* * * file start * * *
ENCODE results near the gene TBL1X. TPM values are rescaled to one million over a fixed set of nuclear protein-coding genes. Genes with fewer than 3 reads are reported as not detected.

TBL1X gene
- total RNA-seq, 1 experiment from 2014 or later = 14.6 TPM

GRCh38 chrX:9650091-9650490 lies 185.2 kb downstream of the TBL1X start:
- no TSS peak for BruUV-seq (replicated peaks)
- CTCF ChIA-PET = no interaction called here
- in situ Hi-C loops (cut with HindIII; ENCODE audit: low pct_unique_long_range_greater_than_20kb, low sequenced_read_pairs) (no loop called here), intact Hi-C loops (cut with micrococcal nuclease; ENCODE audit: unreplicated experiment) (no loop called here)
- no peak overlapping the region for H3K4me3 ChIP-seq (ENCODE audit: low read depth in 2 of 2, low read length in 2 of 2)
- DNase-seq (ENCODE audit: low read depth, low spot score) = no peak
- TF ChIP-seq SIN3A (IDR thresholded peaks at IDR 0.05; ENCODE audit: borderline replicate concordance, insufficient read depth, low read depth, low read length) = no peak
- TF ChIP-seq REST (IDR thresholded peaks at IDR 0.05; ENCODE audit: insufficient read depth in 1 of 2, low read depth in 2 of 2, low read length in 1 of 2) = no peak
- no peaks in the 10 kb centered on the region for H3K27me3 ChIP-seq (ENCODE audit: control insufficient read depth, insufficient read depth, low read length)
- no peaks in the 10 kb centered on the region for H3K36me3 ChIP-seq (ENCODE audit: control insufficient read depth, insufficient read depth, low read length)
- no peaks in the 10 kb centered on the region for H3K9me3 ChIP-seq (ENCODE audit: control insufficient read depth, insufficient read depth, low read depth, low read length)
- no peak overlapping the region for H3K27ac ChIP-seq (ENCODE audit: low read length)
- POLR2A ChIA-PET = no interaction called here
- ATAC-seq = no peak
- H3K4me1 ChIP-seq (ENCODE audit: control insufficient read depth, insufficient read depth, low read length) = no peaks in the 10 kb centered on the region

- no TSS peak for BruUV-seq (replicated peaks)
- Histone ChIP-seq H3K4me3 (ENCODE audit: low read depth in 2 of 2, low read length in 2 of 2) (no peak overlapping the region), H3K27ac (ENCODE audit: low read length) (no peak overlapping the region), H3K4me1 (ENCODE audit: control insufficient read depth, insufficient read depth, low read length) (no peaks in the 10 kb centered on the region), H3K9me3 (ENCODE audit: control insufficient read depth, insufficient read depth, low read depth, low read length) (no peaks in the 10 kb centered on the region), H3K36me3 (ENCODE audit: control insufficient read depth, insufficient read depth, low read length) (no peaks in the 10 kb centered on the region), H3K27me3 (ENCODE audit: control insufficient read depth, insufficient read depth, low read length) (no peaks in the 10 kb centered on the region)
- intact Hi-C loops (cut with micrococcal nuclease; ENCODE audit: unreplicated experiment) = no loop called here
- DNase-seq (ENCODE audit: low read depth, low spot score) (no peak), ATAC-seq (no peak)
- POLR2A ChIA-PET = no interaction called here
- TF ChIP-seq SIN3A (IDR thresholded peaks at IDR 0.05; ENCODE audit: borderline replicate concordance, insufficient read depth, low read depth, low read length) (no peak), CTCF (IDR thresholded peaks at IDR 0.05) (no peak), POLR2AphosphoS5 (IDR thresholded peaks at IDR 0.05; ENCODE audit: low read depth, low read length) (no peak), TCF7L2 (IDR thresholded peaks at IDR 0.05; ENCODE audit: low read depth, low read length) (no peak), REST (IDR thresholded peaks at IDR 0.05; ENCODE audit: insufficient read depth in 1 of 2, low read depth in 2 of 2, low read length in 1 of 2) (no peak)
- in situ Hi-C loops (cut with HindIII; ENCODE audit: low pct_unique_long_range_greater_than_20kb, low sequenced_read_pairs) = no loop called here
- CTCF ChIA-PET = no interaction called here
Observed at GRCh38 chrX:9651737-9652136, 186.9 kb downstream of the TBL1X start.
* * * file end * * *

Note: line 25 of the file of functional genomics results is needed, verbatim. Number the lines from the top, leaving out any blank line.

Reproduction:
- in situ Hi-C loops (cut with HindIII; ENCODE audit: low pct_unique_long_range_greater_than_20kb, low sequenced_read_pairs) = no loop called here